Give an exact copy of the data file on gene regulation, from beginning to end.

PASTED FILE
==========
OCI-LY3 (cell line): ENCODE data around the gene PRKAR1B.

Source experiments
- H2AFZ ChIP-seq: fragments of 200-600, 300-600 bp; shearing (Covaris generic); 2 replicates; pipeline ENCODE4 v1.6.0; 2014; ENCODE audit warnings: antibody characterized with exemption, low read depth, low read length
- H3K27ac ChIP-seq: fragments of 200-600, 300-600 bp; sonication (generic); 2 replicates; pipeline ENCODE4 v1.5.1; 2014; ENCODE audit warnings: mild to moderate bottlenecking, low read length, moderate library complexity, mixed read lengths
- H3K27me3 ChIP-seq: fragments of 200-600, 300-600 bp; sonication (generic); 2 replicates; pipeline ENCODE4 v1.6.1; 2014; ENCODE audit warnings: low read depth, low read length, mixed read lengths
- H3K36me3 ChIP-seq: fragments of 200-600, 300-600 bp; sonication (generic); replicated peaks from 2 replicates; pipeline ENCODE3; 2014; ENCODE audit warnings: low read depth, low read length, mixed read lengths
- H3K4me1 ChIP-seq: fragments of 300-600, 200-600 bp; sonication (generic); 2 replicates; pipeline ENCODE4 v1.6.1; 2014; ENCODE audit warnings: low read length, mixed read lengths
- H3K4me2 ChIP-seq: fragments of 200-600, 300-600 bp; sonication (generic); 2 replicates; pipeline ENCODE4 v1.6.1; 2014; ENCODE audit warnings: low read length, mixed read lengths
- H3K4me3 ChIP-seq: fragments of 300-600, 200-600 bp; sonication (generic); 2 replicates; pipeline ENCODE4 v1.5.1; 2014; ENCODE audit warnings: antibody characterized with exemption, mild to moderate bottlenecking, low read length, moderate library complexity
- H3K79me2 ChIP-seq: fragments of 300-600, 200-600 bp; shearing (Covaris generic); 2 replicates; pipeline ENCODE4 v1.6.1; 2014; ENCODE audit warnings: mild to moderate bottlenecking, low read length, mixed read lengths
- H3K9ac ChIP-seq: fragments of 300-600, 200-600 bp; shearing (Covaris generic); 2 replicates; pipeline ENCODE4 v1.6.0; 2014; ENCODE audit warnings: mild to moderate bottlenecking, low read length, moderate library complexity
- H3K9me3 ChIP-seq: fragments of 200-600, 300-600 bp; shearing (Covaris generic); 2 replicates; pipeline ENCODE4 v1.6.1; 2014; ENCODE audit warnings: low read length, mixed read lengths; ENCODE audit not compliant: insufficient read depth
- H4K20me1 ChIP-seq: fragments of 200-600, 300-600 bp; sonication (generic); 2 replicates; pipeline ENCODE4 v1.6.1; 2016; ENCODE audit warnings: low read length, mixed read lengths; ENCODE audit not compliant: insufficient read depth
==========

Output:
OCI-LY3 (cell line): ENCODE data around the gene PRKAR1B.

Source experiments
- H2AFZ ChIP-seq: fragments of 200-600, 300-600 bp; shearing (Covaris generic); 2 replicates; pipeline ENCODE4 v1.6.0; 2014; ENCODE audit warnings: antibody characterized with exemption, low read depth, low read length
- H3K27ac ChIP-seq: fragments of 200-600, 300-600 bp; sonication (generic); 2 replicates; pipeline ENCODE4 v1.5.1; 2014; ENCODE audit warnings: mild to moderate bottlenecking, low read length, moderate library complexity, mixed read lengths
- H3K27me3 ChIP-seq: fragments of 200-600, 300-600 bp; sonication (generic); 2 replicates; pipeline ENCODE4 v1.6.1; 2014; ENCODE audit warnings: low read depth, low read length, mixed read lengths
- H3K36me3 ChIP-seq: fragments of 200-600, 300-600 bp; sonication (generic); replicated peaks from 2 replicates; pipeline ENCODE3; 2014; ENCODE audit warnings: low read depth, low read length, mixed read lengths
- H3K4me1 ChIP-seq: fragments of 300-600, 200-600 bp; sonication (generic); 2 replicates; pipeline ENCODE4 v1.6.1; 2014; ENCODE audit warnings: low read length, mixed read lengths
- H3K4me2 ChIP-seq: fragments of 200-600, 300-600 bp; sonication (generic); 2 replicates; pipeline ENCODE4 v1.6.1; 2014; ENCODE audit warnings: low read length, mixed read lengths
- H3K4me3 ChIP-seq: fragments of 300-600, 200-600 bp; sonication (generic); 2 replicates; pipeline ENCODE4 v1.5.1; 2014; ENCODE audit warnings: antibody characterized with exemption, mild to moderate bottlenecking, low read length, moderate library complexity
- H3K79me2 ChIP-seq: fragments of 300-600, 200-600 bp; shearing (Covaris generic); 2 replicates; pipeline ENCODE4 v1.6.1; 2014; ENCODE audit warnings: mild to moderate bottlenecking, low read length, mixed read lengths
- H3K9ac ChIP-seq: fragments of 300-600, 200-600 bp; shearing (Covaris generic); 2 replicates; pipeline ENCODE4 v1.6.0; 2014; ENCODE audit warnings: mild to moderate bottlenecking, low read length, moderate library complexity
- H3K9me3 ChIP-seq: fragments of 200-600, 300-600 bp; shearing (Covaris generic); 2 replicates; pipeline ENCODE4 v1.6.1; 2014; ENCODE audit warnings: low read length, mixed read lengths; ENCODE audit not compliant: insufficient read depth
- H4K20me1 ChIP-seq: fragments of 200-600, 300-600 bp; sonication (generic); 2 replicates; pipeline ENCODE4 v1.6.1; 2016; ENCODE audit warnings: low read length, mixed read lengths; ENCODE audit not compliant: insufficient read depth